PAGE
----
If a surge in covenant-lite levered loans is any indication that debt and equity markets are nearing the final stages of their bubbly ascent, then perhaps now is a good time for investors to take their profits and run. As the Wall Street Journal points out this morning, levered loans volumes in the U.S. are once again surging, eclipsing even 2007 levels, despite the complete implosion of bricks-and-mortar retailers and continued warnings that "the market is getting frothy."
Volume for these leveraged loans is up 53% this year in the U.S., putting it on pace to surpass the 2007 record of $534 billion, according to S&P Global Market Intelligence’s LCD unit.
In Europe, recent loans offer fewer investor safeguards than in the past. This year, 70% of the region’s new leveraged loans are known as covenant-lite, according to LCD, more than triple the number four years ago. Covenants are the terms in a loan’s contract that offer investor protections, such as provisions on borrowers’ ability to take on more debt or invest in projects.
“If feels like the market is getting frothy,” said Henrik Johnsson, co-head of global debt-capital markets at Deutsche Bank AG . “We’re overdue a correction.”
Meanwhile, volumes are surging even as traditional lender protections have become basically nonexistent. As S&P LCD points out, over 70% of levered loans issued so far in 2017 are considered "covenant-lite" versus only 30% of those issued in 2007.
Before the financial crisis, the boom in leveraged loans was one of the signs of markets overheating. As the crisis intensified in 2008, investors in U.S. leveraged loans lost nearly 30%, according to the S&P/LSTA Leveraged Loan Index.
Regulators are taking note. In its last quarterly report, the Bank for International Settlements noted the growth of covenant-lite loans and pointed out that U.S. companies are more leveraged than at any time since the beginning of the millennium. That could harm the economy in the event of a downturn or a rise in interest rates, said the BIS consortium of central banks.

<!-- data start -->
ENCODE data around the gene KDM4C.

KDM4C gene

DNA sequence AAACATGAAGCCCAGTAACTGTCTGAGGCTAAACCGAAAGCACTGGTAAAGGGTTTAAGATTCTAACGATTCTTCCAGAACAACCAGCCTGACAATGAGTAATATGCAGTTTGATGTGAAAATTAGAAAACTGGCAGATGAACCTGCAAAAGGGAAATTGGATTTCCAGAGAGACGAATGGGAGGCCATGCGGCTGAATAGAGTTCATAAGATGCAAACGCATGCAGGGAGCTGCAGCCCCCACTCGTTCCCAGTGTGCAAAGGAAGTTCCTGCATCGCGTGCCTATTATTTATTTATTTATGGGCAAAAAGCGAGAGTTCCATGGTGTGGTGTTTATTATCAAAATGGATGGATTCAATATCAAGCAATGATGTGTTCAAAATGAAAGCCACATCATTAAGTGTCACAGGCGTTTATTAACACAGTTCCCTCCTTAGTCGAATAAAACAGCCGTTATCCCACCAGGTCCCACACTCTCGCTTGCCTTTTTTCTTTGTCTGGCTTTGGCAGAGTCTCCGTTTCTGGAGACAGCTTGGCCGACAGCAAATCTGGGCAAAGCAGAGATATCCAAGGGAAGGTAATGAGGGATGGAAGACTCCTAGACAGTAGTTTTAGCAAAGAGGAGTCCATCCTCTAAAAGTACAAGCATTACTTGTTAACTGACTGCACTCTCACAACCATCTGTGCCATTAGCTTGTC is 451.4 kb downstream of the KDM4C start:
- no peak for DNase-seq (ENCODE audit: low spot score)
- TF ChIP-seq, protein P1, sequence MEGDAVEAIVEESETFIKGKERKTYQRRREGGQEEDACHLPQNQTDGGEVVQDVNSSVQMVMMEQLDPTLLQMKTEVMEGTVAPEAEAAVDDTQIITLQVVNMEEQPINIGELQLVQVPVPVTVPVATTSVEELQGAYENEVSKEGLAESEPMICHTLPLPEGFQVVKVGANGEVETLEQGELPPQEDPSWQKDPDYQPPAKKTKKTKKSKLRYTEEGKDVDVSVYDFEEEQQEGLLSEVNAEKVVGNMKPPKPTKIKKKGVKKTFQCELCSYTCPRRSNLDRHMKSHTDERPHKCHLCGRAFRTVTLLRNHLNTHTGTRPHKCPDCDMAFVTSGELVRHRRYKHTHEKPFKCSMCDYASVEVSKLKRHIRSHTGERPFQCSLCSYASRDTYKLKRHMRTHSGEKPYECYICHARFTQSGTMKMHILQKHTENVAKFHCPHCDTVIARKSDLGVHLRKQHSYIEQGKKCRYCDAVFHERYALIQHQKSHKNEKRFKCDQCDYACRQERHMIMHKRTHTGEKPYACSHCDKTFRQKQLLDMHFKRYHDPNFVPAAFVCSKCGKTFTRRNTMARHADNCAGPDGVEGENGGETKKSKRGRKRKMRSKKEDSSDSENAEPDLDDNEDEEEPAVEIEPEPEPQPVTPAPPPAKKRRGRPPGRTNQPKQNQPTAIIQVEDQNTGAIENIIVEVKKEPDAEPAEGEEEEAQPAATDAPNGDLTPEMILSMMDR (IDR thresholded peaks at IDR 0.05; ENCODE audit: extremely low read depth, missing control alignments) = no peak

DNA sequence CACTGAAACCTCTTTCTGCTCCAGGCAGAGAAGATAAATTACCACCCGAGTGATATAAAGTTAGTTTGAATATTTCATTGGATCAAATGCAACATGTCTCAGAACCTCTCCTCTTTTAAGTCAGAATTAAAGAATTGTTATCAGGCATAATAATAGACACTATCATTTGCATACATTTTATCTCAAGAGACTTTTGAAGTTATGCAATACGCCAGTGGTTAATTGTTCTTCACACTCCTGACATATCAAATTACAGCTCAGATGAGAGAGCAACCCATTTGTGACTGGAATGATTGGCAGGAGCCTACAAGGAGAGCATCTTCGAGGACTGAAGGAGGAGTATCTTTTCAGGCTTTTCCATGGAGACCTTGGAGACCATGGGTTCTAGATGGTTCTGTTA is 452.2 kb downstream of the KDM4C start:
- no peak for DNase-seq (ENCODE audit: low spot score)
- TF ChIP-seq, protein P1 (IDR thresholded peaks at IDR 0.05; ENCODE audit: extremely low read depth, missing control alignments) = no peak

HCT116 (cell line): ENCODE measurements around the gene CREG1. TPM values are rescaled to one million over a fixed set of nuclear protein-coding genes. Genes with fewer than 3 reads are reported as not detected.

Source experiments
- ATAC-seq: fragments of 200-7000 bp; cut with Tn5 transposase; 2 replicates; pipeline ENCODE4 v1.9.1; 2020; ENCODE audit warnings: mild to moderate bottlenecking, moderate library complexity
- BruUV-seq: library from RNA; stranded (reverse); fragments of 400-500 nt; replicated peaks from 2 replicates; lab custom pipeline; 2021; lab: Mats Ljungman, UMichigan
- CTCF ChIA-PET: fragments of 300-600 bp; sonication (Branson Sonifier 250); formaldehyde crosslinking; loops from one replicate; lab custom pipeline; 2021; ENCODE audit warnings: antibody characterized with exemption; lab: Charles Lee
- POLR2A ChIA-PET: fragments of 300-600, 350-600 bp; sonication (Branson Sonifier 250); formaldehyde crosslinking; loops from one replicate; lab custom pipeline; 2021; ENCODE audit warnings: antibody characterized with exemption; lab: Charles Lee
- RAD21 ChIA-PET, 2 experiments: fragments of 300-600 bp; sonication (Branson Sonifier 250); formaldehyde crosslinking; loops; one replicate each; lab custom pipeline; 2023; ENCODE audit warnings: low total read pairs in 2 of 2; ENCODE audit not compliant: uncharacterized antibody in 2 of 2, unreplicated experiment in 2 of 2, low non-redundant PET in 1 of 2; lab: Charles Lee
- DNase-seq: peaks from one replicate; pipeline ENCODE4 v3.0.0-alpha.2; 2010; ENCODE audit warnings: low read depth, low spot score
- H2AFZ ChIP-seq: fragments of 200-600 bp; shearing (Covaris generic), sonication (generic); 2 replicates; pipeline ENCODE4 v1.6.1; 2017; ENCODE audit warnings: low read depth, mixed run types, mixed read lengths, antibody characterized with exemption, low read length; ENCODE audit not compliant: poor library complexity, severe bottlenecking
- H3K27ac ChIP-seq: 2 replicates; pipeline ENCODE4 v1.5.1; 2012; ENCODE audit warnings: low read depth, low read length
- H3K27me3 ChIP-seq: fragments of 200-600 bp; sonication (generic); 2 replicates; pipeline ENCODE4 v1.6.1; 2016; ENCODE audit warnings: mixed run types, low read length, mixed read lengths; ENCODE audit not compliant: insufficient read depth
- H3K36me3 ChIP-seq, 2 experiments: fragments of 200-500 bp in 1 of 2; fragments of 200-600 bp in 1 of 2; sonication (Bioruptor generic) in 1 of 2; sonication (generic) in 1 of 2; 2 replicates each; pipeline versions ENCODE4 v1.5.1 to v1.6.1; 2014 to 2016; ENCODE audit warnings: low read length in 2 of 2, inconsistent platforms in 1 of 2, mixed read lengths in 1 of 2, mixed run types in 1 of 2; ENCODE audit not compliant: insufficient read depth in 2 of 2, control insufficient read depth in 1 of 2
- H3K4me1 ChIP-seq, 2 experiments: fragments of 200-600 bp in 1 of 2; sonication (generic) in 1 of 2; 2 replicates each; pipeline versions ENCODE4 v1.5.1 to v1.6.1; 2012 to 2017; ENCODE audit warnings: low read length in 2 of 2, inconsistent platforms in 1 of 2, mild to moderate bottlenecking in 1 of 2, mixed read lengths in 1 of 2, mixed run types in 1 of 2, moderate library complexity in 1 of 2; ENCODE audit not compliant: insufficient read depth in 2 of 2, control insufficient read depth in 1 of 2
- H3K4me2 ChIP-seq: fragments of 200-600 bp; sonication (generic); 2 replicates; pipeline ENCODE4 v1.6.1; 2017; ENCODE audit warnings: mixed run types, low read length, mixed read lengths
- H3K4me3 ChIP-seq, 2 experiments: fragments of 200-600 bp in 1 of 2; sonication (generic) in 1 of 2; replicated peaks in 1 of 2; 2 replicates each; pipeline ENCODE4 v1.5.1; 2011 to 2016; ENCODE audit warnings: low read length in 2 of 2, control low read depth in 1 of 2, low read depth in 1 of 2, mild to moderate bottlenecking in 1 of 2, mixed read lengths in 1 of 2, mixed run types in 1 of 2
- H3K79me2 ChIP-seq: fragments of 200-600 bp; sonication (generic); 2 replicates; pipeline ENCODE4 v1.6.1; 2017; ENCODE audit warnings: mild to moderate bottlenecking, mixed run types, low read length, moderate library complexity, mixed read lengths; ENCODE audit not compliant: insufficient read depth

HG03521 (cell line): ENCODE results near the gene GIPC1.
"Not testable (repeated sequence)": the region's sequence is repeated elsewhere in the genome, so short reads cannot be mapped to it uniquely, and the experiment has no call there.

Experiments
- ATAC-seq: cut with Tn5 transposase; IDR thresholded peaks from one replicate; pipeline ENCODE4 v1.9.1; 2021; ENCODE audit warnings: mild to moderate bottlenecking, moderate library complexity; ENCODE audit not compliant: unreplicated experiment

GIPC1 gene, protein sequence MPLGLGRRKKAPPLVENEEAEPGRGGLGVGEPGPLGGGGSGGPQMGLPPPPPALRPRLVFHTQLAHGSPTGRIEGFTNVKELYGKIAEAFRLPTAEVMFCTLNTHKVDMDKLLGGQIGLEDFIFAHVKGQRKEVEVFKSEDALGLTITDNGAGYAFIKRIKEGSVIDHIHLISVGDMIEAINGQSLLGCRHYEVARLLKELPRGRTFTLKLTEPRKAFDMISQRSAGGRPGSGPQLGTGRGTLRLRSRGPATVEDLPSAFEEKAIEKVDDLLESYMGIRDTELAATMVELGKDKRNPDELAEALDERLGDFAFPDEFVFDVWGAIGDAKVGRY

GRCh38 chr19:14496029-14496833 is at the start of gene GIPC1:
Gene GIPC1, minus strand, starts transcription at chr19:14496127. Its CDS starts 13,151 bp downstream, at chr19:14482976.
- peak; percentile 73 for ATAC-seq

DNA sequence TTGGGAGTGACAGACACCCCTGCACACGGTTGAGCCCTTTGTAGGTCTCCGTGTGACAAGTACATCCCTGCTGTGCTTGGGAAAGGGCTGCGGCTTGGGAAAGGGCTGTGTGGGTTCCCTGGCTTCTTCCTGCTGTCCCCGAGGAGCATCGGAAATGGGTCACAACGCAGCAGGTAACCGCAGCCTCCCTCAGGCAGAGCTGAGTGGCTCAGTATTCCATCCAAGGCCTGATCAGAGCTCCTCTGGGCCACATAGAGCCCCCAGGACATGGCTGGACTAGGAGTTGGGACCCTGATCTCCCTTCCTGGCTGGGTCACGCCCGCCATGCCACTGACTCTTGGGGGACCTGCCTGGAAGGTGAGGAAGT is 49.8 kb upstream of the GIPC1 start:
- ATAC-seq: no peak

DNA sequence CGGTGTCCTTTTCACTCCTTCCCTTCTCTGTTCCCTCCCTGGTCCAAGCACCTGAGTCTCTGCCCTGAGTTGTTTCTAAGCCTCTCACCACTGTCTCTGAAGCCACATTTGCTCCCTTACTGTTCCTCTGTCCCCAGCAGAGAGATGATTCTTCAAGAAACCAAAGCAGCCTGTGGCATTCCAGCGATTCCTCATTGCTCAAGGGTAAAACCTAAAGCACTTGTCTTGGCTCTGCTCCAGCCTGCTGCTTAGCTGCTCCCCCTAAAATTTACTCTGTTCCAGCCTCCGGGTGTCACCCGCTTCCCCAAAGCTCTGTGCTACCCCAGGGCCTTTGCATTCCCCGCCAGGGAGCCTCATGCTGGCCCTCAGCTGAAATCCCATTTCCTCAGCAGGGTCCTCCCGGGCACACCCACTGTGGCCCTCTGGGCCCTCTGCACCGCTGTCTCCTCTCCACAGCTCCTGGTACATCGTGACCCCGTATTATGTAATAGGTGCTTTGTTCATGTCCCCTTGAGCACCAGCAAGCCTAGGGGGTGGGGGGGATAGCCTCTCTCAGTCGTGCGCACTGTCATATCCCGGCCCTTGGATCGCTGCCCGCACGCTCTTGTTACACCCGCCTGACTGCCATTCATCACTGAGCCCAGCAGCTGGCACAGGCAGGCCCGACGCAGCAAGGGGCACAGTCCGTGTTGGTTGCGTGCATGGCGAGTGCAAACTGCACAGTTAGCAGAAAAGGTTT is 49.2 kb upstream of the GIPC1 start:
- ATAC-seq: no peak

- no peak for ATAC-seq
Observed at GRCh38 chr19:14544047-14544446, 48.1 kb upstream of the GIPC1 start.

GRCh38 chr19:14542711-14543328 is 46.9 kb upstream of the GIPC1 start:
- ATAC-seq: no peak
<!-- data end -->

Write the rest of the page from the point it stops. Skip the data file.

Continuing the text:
The leveraged loan market has long been favored by private-equity firms raising cash to fund company takeovers. Investment banks arrange the loans and typically parcel them out to other lenders and investors.
Loan terms are now “more aggressive here in Europe,” said Christopher Kandel, a partner at law firm Latham & Watkins LLP, citing provisions giving borrowers greater flexibility to pay out dividends or incur additional debt.
Cov-lite loans barely existed in Europe before the financial crisis. “That will be the test for investors,” said Taron Wade, a director at S&P Global. “How they perform through the cycle.”
Not surprisingly, when the debt markets lose all discipline, Private Equity firms are all too happy to step forward and allow lenders to fund their "swing for the fence" acquisitions. As the WSJ notes, the average leverage of PE deals in 2017 has exceeded 2007 levels with nearly a third of all deals levered over 6x.
That is particularly true in the U.S., where nearly a third of loans to private-equity backed companies this year are leveraged six times or more, according to LCD’s calculations of companies’ debt to earnings before interest, tax, depreciation and amortization. That is despite 2013 guidelines from U.S. regulators, including the Federal Reserve, on loan underwriting stating that leverage of more than six times “raises concerns for most industries.”
Five of the six largest new loans backing leveraged buyouts this year have exceeded those levels, according to Dealogic and Moody’s Investors Service.
The largest was a $3.15 billion loan taken earlier this year by Team Health Holdings Inc. to fund Blackstone Group LP’s leveraged buyout of this health-care provider. In January, Moody’s estimated that Team Health’s leverage was at around 7.5 times.
We've been saying this a lot lately but it seems like we've seen this movie before...